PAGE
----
Our tick-box menu for breakfast which came together with our menus were collected before a brief announcement was made regarding the shutting of shades (due to the sun rising soon) and that the cabin will be dimmed for a good night’s rest. Bottles of Mineral Water were handed out to each passenger as I reclined my seat, pulled out the footrest and slept peacefully thanks to the ingenious Phillips noise-cancelling headphones – which really DO work. Not only was the nose of the aircraft quieter to sit in, together with the noise cancelling headphones – I managed to sleep in relative quietness on a 747 speeding through the night.
The cabin was a little warm though and I awoke a couple of times to remove my blanket, which also caused quite a lot of static electricity, which sparked with movement.
As we flew over India, the sun was clearly blazing outside the darkened cabin as the shades had a slight glow and were warm to touch. I decided to go for a wander and the steward asked me if I had slept enough as he offered me a glass of apple juice. I disappeared behind the curtain and wandered down through the Select seats and through the Economy cabin, which was packed. A couple of young crewmembers were sat right at the rear of this Combi aircraft with a window open chatting as they wished me to ask if everything was ok. I explained I was just having a wander and they smiled back “Oh yah – that’s ok!”, before carrying on chatting.
Returning to my seat, the cabin was still pitch-black and I always feel guilty switching on reading lights so I sat back down to watch another film – Cheaper by the Dozen – which was rather mediocre but it passed the time. A short nap later, the cabin lights were gradually switched on and orange juice was offered along with a ‘Good Morning’ announcement, as we headed over the Andaman Sea towards Malaysia.
Breakfast arrived soon after as the cabin stirred and it has to be the most substantial and tasty breakfast I have ever had on any airline. Starting with Muesli in a proper bowl and fresh ice-cold milk served from the jug, I followed this with a fresh fruit salad and a warm croissant with butter and a choice of jams, marmalade or honey. A tub of yoghurt next and I was stuffed before, the steward returned with my order of a fresh omelette served as a roulade, stuffed with cheese and ham – served with gratin potatoes and sausages. Struggling with the omelette, we started to encounter some turbulence, which made the coffee/tea service rather trying for my poor steward and it showed as he growled before apologising and took my cup away from me – since it had spilled all over my tray. He returned a couple of seconds later with a new cup and a cloth to mop up the spillage.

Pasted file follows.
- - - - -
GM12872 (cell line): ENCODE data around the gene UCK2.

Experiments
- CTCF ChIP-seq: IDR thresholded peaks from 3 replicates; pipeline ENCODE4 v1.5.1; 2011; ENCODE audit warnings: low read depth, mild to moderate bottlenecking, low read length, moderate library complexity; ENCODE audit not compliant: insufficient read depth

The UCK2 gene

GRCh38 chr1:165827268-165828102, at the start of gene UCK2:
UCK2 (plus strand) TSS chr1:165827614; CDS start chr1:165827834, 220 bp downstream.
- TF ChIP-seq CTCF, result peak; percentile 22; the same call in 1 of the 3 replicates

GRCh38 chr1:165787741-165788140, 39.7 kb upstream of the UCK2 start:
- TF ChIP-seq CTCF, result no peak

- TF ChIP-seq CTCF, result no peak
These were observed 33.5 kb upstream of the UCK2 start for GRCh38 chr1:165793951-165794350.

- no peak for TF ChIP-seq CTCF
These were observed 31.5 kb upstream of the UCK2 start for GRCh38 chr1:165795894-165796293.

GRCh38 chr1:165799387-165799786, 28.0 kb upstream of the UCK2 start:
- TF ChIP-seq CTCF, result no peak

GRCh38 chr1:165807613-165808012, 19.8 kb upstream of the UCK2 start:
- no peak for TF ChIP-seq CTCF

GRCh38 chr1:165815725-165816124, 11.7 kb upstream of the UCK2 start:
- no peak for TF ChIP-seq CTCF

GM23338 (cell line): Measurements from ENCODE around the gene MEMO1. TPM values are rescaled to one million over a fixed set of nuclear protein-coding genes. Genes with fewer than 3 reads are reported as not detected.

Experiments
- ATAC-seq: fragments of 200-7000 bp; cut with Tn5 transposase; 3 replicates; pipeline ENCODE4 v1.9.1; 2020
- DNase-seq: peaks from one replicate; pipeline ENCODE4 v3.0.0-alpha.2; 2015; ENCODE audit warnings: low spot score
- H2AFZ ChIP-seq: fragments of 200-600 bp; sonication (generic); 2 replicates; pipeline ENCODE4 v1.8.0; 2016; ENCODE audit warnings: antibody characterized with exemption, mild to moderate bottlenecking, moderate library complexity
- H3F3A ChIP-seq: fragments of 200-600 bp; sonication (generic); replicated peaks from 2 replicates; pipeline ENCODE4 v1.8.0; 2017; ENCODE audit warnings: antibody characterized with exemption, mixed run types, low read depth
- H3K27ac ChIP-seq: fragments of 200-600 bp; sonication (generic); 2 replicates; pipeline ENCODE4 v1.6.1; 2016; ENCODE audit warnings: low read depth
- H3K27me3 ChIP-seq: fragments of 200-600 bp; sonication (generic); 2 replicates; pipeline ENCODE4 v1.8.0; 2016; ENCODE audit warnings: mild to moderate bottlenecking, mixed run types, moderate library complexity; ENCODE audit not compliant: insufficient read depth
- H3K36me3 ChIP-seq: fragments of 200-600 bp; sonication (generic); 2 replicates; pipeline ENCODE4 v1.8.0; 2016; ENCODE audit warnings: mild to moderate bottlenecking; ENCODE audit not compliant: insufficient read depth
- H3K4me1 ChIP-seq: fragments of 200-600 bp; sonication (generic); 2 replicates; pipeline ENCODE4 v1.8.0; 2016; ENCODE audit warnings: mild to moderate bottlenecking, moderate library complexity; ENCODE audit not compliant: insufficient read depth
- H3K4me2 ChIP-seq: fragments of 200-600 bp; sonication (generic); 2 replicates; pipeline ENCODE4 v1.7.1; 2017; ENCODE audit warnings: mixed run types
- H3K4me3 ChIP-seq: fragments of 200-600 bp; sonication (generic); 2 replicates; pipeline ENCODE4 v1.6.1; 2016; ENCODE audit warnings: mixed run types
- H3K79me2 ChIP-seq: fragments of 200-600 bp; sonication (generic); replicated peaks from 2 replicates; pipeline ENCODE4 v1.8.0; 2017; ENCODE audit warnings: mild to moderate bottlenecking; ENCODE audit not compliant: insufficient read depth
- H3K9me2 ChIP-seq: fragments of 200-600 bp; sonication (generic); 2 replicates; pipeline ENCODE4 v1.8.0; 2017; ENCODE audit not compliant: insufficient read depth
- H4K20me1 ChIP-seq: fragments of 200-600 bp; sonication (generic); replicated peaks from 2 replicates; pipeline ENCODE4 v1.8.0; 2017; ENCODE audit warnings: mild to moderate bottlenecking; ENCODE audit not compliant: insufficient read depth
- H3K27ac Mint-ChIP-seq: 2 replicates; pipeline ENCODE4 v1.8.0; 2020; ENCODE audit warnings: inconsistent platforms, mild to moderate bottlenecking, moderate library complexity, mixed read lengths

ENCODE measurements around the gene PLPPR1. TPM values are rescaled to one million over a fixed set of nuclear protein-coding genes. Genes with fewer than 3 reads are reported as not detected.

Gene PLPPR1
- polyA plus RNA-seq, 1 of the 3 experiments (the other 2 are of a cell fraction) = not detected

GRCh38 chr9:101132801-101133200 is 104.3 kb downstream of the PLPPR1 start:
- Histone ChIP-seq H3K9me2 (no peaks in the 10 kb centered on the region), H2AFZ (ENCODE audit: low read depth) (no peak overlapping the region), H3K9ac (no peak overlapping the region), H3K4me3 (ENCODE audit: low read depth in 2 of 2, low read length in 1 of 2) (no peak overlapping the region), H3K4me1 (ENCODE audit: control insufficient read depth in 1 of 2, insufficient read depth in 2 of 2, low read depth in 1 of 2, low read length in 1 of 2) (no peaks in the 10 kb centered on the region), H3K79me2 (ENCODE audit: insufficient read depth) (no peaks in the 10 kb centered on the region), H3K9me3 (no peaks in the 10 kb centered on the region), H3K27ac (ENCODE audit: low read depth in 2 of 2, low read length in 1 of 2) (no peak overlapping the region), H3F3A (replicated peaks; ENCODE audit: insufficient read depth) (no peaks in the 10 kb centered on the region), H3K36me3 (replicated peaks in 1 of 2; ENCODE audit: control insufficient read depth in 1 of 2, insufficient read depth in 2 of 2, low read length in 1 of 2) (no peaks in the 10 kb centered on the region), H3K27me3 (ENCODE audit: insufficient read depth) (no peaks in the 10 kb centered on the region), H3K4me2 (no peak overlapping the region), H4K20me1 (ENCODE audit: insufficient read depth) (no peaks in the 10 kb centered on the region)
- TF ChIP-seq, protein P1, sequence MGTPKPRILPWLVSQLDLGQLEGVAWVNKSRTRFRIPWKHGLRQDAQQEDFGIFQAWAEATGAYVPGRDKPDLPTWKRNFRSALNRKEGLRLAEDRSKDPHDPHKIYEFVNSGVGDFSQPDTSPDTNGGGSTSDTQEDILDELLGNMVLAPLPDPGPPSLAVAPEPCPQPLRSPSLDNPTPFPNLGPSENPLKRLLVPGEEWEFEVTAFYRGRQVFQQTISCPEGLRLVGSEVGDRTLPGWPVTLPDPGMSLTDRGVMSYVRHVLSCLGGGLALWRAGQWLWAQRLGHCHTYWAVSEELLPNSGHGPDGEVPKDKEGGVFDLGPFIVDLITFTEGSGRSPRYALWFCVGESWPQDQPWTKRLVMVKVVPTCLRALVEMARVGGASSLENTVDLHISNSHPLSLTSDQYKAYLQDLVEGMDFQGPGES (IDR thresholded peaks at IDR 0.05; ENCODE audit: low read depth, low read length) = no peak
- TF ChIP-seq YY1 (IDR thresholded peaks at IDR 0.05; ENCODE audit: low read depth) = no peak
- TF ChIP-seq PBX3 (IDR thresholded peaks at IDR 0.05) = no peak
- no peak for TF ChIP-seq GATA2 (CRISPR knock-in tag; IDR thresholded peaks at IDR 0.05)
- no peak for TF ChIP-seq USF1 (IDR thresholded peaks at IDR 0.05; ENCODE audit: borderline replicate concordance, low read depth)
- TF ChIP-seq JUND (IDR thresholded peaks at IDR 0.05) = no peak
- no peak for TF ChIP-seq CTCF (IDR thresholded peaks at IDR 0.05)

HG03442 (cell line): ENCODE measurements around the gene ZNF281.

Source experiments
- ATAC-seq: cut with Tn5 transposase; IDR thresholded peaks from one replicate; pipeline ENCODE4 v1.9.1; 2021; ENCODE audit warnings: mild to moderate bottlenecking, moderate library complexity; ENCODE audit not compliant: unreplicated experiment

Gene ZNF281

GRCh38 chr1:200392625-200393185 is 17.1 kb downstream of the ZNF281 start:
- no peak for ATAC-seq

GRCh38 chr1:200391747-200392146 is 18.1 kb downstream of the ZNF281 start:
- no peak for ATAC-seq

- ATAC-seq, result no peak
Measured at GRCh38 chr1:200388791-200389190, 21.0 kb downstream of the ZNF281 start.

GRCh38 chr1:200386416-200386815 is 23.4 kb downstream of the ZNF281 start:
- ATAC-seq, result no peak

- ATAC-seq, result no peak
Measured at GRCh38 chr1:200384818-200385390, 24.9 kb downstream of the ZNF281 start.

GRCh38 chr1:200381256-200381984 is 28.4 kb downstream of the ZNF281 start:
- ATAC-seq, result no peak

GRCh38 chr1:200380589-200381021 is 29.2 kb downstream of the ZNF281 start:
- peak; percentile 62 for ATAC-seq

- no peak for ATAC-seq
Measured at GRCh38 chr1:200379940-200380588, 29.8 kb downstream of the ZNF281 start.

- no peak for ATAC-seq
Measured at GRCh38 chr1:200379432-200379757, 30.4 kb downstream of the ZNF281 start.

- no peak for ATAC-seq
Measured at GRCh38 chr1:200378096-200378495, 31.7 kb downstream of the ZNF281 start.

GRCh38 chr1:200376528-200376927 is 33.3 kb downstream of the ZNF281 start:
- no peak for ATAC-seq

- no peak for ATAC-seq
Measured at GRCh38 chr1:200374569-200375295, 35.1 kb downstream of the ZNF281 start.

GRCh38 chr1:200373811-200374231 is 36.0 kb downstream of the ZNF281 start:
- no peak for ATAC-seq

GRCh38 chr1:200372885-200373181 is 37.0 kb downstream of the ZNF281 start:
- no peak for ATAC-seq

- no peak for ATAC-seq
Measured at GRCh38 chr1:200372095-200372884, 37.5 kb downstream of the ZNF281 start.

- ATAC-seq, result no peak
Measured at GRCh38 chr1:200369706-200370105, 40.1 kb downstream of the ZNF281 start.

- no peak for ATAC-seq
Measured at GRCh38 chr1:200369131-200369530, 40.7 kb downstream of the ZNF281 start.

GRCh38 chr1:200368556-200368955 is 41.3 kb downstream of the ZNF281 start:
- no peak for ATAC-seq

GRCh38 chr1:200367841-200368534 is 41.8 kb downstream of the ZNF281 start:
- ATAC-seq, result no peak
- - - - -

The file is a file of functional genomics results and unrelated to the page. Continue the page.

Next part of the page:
As the trays were cleared, I nipped to the loo to freshen up as my neighbouring passenger awoke. He exchanged a few words with the steward and a few minutes later, his breakfast tray arrived but he left most of it behind before disappearing to the loo.
With 30 minutes to go before landing, the cabin was prepared and I watched the coastline of Malaysia draw closer as we headed West of Ipoh, which was clearly visible this lunchtime (local time). KLM Miniature Dutch Houses were handed out on a tray for one to choose and I grabbed the nearest one. Flying past Subang Airport, we tracked out again into the Straits of Malacca before turning around at Port Dickson, with our nosewheel very noticeably locking below us, before our final approach over the oil-palm plantations to touch down smoothly on 32L. Again, the touchdown was delightfully smooth being ‘up-front’ as the nose-wheel touched down very gently a little later as expected.
Photo © M Radzi Desa
Slowing down and entering our taxiway, I noticed a fellow KLM Cargo 747-400ERF parked at the Cargo terminal, as we headed towards gate C24 on the far side of the satellite terminal. As we disembarked, I noticed that the majority of World Business Class passengers were alighting here at KUL and as Door 1L was opened, our efficient steward bid us all farewell as his large frame blocked the Economy Select passengers for us.
About 30 mins after touchdown, I had cleared immigration and was waiting at the baggage carousel. My bag however was one of the last to appear as most of the passengers had left the Arrivals hall. I then made my way for the KLIA Ekspres train downstairs and arriving at my parents’ home, my new 2004 KLM Miniature house joined its older companions – as my parents had collected quite a few in their antique cabinet. The oldest one stamped with 1965 on the underside!
Overall – a most memorable flight since I finally fulfilled a childhood ambition of sitting in 1A on a 747-400. World Business Class on KLM is worth it and certainly lives up to its name. Pure and functional, good features included the meals, in service, quality and quantity – it was not unlike ‘room-service’ in a 5-star hotel – if not somewhat better! The inflight service overall was unobtrusive and efficient. The KLM Lounge at Amsterdam however was nothing to write home about and perhaps KLM ought to concentrate on operating fewer larger lounges at Schiphol with better service and facilities instead.
Pictures to follow (still awaiting approval) and return journey to be posted soon!